The Big Issue : Edition 483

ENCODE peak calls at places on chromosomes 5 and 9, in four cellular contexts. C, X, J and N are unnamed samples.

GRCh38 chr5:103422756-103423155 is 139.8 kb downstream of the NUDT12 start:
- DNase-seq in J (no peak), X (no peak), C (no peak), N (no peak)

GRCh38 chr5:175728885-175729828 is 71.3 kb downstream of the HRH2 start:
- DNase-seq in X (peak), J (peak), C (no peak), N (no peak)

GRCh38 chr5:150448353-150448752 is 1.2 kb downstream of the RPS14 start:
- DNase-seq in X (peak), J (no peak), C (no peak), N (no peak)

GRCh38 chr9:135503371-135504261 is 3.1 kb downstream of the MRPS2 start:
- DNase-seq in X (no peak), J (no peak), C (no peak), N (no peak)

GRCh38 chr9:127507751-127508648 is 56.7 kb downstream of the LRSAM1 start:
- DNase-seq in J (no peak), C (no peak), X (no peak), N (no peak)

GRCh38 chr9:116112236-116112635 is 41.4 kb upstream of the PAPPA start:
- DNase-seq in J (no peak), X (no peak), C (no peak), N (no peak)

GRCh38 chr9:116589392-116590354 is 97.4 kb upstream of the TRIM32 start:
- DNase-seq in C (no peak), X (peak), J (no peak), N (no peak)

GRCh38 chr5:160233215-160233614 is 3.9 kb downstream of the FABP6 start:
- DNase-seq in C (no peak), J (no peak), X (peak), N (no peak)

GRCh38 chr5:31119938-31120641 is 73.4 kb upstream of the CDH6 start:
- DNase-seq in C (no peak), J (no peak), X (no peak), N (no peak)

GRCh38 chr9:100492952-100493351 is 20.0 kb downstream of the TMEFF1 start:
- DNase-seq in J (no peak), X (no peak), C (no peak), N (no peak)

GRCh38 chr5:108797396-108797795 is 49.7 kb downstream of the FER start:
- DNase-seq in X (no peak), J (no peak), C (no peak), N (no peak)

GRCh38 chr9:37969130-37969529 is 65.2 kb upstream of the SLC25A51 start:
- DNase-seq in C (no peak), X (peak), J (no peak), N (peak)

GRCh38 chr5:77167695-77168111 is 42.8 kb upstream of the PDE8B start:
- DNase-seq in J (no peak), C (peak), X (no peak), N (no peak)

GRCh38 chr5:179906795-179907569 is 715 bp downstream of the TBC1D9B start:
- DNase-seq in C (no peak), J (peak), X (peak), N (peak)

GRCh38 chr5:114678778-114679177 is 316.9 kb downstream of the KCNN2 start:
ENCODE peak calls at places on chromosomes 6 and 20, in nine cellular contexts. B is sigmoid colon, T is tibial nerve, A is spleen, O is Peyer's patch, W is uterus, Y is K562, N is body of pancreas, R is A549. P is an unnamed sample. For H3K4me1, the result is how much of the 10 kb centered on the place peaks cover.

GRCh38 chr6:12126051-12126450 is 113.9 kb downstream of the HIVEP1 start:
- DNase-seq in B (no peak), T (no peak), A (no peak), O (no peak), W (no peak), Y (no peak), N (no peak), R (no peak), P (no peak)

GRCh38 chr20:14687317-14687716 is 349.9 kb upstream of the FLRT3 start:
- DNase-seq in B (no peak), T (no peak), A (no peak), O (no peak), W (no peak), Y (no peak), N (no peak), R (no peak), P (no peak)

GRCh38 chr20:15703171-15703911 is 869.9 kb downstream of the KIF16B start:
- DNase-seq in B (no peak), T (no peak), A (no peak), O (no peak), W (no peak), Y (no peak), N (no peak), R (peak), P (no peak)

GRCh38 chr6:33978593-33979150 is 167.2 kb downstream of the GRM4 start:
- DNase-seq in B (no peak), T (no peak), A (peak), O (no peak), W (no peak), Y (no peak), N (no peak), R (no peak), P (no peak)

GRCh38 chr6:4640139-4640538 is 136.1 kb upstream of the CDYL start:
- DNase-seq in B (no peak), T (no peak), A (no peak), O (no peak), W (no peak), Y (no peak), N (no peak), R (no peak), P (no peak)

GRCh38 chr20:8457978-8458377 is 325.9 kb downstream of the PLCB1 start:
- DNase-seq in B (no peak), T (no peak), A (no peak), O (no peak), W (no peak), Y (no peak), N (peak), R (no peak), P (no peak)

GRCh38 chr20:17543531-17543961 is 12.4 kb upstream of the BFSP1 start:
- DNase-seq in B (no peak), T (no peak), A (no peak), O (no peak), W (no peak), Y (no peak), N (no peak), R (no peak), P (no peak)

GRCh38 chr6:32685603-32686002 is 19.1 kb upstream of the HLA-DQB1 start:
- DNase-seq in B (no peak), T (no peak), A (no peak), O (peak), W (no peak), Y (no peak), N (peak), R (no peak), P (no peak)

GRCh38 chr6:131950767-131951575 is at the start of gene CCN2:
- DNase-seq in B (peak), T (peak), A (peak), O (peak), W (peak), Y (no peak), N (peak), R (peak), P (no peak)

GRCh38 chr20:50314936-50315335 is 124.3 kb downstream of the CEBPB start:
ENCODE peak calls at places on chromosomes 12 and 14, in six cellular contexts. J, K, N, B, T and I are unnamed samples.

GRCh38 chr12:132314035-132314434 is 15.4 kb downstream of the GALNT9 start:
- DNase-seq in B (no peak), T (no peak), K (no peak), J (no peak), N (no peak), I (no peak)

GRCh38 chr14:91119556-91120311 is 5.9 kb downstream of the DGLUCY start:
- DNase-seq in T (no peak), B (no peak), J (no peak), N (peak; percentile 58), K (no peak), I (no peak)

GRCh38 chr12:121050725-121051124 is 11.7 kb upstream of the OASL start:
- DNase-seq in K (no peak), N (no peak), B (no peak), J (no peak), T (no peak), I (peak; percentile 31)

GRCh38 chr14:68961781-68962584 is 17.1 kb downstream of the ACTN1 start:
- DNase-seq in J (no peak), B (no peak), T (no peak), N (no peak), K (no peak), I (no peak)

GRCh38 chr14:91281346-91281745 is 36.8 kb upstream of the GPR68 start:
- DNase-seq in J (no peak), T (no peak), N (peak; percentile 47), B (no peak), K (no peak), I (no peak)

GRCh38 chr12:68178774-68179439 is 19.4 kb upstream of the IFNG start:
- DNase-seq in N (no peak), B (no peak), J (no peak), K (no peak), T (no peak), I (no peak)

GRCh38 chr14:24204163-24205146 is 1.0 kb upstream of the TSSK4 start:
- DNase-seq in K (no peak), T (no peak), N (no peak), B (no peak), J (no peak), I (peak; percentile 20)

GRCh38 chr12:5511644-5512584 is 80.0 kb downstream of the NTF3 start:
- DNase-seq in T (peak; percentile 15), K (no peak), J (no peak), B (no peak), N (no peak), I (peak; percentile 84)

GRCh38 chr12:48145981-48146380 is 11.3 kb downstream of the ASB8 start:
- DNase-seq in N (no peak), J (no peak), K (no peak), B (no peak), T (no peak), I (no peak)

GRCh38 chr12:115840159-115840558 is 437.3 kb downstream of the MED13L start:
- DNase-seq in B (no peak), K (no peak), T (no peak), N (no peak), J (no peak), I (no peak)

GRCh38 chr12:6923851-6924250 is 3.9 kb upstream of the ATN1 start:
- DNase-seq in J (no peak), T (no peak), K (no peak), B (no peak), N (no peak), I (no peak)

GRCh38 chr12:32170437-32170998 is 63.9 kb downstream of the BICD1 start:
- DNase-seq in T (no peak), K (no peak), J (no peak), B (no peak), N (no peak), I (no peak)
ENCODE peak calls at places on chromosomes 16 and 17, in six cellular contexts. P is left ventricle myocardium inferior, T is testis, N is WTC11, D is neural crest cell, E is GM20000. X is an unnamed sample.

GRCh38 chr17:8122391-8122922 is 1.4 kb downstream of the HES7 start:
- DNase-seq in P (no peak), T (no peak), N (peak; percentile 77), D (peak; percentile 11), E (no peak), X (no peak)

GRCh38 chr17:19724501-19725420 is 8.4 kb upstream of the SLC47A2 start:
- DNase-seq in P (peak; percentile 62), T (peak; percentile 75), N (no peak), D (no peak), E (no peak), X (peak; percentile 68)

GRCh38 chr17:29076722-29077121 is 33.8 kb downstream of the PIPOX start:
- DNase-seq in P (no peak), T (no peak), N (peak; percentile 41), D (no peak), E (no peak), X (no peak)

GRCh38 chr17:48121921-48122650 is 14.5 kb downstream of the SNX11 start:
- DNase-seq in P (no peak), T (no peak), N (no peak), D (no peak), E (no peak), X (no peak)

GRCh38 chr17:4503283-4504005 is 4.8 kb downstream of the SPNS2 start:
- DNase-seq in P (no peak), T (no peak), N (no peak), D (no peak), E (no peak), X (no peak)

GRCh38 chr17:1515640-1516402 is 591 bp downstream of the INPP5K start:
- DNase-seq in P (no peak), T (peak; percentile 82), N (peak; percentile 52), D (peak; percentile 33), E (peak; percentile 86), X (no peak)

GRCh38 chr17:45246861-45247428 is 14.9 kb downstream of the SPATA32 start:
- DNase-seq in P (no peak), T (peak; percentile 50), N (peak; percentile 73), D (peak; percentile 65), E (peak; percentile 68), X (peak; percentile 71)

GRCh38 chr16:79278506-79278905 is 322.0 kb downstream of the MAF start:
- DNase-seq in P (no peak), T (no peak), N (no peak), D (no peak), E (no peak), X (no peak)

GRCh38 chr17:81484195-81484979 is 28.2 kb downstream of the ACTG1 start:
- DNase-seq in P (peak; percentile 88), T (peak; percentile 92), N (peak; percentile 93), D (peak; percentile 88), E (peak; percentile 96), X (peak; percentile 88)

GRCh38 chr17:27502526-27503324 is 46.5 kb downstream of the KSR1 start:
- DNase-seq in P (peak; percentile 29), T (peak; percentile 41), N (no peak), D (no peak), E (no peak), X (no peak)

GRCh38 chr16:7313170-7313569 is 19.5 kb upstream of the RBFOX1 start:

THEBIGISSUE1–14MAY2015 23 THE DIAGNOSIS OF bipolar disorder explains the moods that rise and plummet, sometimes within a day. My son learns this at 16, but adolescence and treatment don’t mix well. Mainstream schooling doesn’t accommodate erratic behaviour and high levels of creativity. He quits the education system in frustration and finds that employment opportunities are scarce. Money comes from sporadic, casual jobs. When he leaves home, the Disability Support Pension is a welcome support, but he wants to earn a portion of his income himself. It’s about self-worth and belonging. Happy to start small, he is given hope by an appointment with a government employment provider specialising in jobseekers with disabilities. His CV, which outlines his paid work – delivery boy, kitchen hand, some casual work in council youth services – is rewritten by the agency into something bland; something that makes him disappear into dullness. ‘Starting small’ makes him suck it up. Months later, he’s no closer to an interview, let alone a job. The road’s a long one. During one summer of fraught searching, a caseworker doesn’t send him to interviews “because it’s January”. “Doesn’t she get that I still have to eat, no matter the month?” he asks me. “Come home,” I offer. He wants his independence. “Something will come up,” he insists. And it does – an interview for a job stocking service station confectionary machines. “I can handle that!” he says, hope rebuilding. The three-person interview panel is overkill. Though daunted, he fields their questions well. Until one says, “Agency tells us you have bipolar disorder.” “Yes, well managed. I take my meds and see my doctor regularly.” A pause. “How do we know you won’t go crazy and kill somebody?” the interviewer continues. My son searches their faces for signs that the question is a poor joke. There’s none. They only see the ‘dis’. Not the ‘ability’. Jobless. He doesn’t lodge a complaint. Years slip by. A spasmodic labouring job promises future training. It lasts a year or so, before ending when he asks for the ‘promised’ apprenticeship. Returning to the agency, he despairs when advised to stop job hunting and “just stay on the DSP”. Online, repeatedly getting no response to his applications, he wonders when he became invisible. His psychologist suggests he go to TAFE. “Study community development and welfare services,” she encourages. The irony doesn’t escape him. Years of counselling, tweaking medications and levelling out highs and lows, muster his courage. The classes engage his social awareness and his creative problem- solving. He gains some confidence. He still wants an independent income, so registers for casual work with a new agency. This caseworker secures him an interview at a supermarket with a policy of employing people with disabilities. He becomes one of their best trolley collectors. Not just because he makes sure all trolleys are in the bays before he finishes his shift, but because he also gets to know the customers, like the woman he learns has Parkinson’s disease. He brings her a trolley as soon as he spots her. She calls him “her angel”. The man who idles at the store entry, ranting aggressively at passers-by is calmed by a gentle conversation. “People pretend they don’t see him,” my son explains, “but he needs someone to know he’s there.” He completes the two years of studies with a high-distinction average, and begins applying for community development jobs. Disappointment follows. Has he wasted his time studying? Some months later, he lands an ongoing casual job with an organisation offering mental-health services. The role fits together the mosaic of his past experience, his creativity, his personal journey. The organisation values his lived experience of mental illness. “Ironic, hey?” he laughs. Not forgetting those customers unnoticed by others, he keeps some shifts at the supermarket. It’s more than a decade since that early diagnosis. There are still dark days and overly ebullient ones, but the shadows aren’t so long now. He feels visible. He knows he’s luckier than most: those who lack family and friendship networks; those whose conditions aren’t amenable to treatment or are exacerbated by abuse, isolation or homelessness. Now, he’s another voice for those who manage disabilities not obvious to the human eye. Those who struggle in silence. He understands that little things can hurt or hearten. He has compassion, empathy and courage; more than the largest bank of trolleys could ever carry. He’s my son. He has bipolar disorder. And, in him, I see one of the best men I know. » Lucia Nardo is a Melbourne-based writer who teaches at Victoria University and in community settings. See lucianardo.com. WHERE MANY ONLY SEE A DISORDER, OR NOTHING AT ALL, LUCIA NARDO SEES HER TALENTED AND ABLE SON. TYPOGRAPHYBYLUKEDONOVAN DO YOU SEE HIM?